Bag Worms

BAG WORMS

This insect is usually first detected by observing the bags produced by the larval (caterpillar) stages. Bags vary in size (up to 2 inches long and 1/2 inch wide) by growth stage of the larva and between species, and appearance varies with the bits and pieces of host plant leaves, twigs and bark fragments woven in to the silken bag in a shingle-like fashion. Caterpillars of a few other species construct bags or sacks, however, only bagworms incorporate plant debris into the sacs.

Although bagworm species vary slightly in habits and life cycle, on evergreens the bagworm spends winter months in the egg stage within the sealed bag produced by females the previous fall. In the spring (late May, early June), tiny 1/25 inch long caterpillars hatch, lower themselves on silken strands to new foliage and construct a tiny conical bag which they carry upright as they move. As the caterpillar grows through four or more molts (instars), it enlarges its bag. Full grown caterpillars within bags are up to 1 inch long before pupating in August or September. Seven to 10 days later, the pupae of male moths wriggle out of the bottom of the bag before the male emerges, leaving the empty pupal skin behind. Adult males have short ½ inch-long clear wings, hairy black bodies and feathery antennae emerge. They fly and seek out a female to mate. Females do not develop into moths, but remain inside bags and resemble maggots, with no functional eyes, legs, mouthparts or antennae. After mating, females produce a large clutch (500 to 1,000) of eggs inside their bodies and die. Other bagworm species spend winter months as partially-developed caterpillars that complete feeding and pupate in the spring. Adults emerge in the spring, although some emerge as late as October.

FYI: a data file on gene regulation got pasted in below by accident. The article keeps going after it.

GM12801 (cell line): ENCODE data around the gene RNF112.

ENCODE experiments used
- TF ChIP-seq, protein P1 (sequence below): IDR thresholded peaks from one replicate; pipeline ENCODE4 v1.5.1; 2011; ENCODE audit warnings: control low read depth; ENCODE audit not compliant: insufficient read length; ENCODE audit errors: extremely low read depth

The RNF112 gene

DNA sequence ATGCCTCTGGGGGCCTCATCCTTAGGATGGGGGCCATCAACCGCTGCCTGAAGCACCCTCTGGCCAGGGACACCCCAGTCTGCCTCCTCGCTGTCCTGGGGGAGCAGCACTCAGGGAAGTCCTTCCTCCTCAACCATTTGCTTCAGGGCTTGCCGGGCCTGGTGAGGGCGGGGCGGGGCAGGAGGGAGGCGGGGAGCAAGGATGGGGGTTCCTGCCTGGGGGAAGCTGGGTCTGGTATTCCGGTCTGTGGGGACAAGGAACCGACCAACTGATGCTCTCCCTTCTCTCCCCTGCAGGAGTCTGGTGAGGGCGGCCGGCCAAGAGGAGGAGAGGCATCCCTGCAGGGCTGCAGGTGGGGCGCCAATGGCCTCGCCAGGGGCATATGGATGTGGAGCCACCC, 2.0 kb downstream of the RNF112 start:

Habitat and Food Source(s): Caterpillars have chewing mouthparts. A wide range of broadleaf and evergreen trees and shrubs serve as hosts for bagworm species, including arborvitae and other ornamental conifers, box elder, cedar, cypress, elm, fruit and nut trees, juniper, live oak, locust, maple, persimmon, pines, salt cedar, sumac, sycamore, wild cherry, willow and many other ornamental plants. Infested plants develop more bagworms each year because female stages do not fly and remain on the plant. They may become abundant enough in some years to completely defoliate their host plant. During leaf-feeding, the caterpillars emerge from the top of the bag and hang onto the host plant with their legs and sometimes with a silken thread. The bottom of the bag remains open to allow fecal material (frass) to pass out of the bag. During molts and pupation, caterpillars seal the bags. Dispersal of bagworms to new host plants occurs when young caterpillars hanging from silken threads are spread by wind or perhaps by birds. Bags can be removed from host plants by hand or by shaking the branches vigorously. The use of an extension pole and brush may also be exercised.

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